Windows 7 supports SQL Server in multiple versions and edition combinations. In this article, I explain which editions and versions of both Windows and SQL Server work with each other. I also explain the uses for each SQL Server edition, a few installation and configuration tips, and how to leverage new features in Windows 7 for SQL Server.
Each time a new operating system comes out, developers and IT administrators have a new batch of things to do to ensure proper database operation and optimal performance. SQL Server, Microsoft’s flagship database product, runs on platforms as small as Windows Mobile phones all the way to multi-processor, multi-core servers and Intel’s Itanium chipset. Depending on the edition and version, you can install anything from the database engine to the management tools.
A SQL Server installation may be installed on a workstation-level operating system like Windows 7 for three reasons. First, a database professional may use the workstation as an administration or development tool. In this case, the developer or data administrator normally wants a higher level of permissions on the local system. With Windows 7, the User Account Control (UAC) subsystem is balanced enough to allow those experienced users to employ reduced privileges to run the same tools, which is a safer practice.
Note: If a user accesses SQL Server through a Windows Group membership, make sure the reduced account is part of that group. See the Books Online topic on Authentication for more information.
If your organization is licensed for SQL Server 2008, the client and developer tools can be used to manage SQL Server 2000, SQL Server 2005, and SQL Server 2008. The SQL Server 2008 tools are also UAC-aware, which also allows developers and administrators to run with a lower privilege level on the workstation, increasing security. The combination of Windows 7 and SQL Server 2008 (and higher) creates a secure, balanced system, even when the user isn’t a local administrator.
The second use for SQL Server on Windows 7 is as a “back end” for a client application. In this case, you’ll find either SQL Server Compact Edition (CE) or SQL Server Express Edition, in versions 2005 or 2008. Usually, the IT staff doesn’t have to perform any special installation steps, since the application install contains the installation redistribution of SQL Server. You might find that a system you’re upgrading to Windows 7 is has an older version of SQL Server that is no longer supported; that may have upgrade implications, as you’ll see in a moment.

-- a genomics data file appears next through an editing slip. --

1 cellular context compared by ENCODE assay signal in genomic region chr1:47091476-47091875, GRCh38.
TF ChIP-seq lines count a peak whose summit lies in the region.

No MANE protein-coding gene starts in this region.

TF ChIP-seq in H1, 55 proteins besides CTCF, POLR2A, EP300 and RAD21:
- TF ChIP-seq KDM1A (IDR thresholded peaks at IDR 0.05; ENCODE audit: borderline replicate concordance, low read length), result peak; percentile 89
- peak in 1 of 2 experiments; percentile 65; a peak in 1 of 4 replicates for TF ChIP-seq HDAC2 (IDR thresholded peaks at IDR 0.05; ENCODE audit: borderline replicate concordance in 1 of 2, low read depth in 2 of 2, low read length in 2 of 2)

Finally, SQL Server may be installed on Windows 7 as part of a full development environment. The SQL Server 2005 or SQL Server 2008 Developer Edition has the same features and capabilities as the Enterprise Edition of SQL Server, but is licensed only for one developer. While this is supported, you can use the Virtual PC feature and a server-level operating system as a Guest for a better experience. This approach provides an isolated environment that closely approximates the system that runs the actual code.
Versions and Editions of SQL Server Supported on Windows 7
SQL Server comes in multiple versions (based on the time of release) and editions (based on features and capabilities). SQL Server 2000 and earlier are out of “mainline support,” which means that no service packs, security patches or feature releases are made for those versions. SQL Server 2005 and higher are supported for the tools and (depending on the edition) engine on Windows 7. The official support matrix is found in Books Online for SQL Server 2005 and higher, but as of this writing the following chart is accurate:
|Windows 7 Edition||SQL Server 2005 Edition (Requires Service Pack 2)||SQL Server 2008 (and Higher) Edition (Service Pack 1 Required)|
|Ultimate, Enterprise and Professional||x64, x32 Standard , Engine and Tools
x64, x32 Developer, Engine and Tools
x64, x32 Workgroup , Engine and Tools
|x64, x32 Standard, Engine and Tools
x64, x32 Developer, Engine and Tools
x64, x32 Web, Engine and Tools
The x64 editions of SQL Server require the x64 edition of Windows 7. I haven’t included the editions of Windows 7 below Professional, but the client tools, CE, and Express versions work with the lower editions of Windows 7.
If you’re migrating an older workstation, you might find the Microsoft Data Engine (MSDE) installed. This is the earliest version of Microsoft’s smaller database editions, and it often replaced the Jet database engine for older Microsoft Access applications. Since this is a SQL Server 2000 version engine, it is no longer part of the mainline support for SQL Server. Contact the vendor or developer of the application to see if they have upgraded the database application to use SQL Server Express or SQL Server Compact Edition, the newer small versions of SQL Server.
To find out if a system has SQL Server installed, run the command
NET START and look for the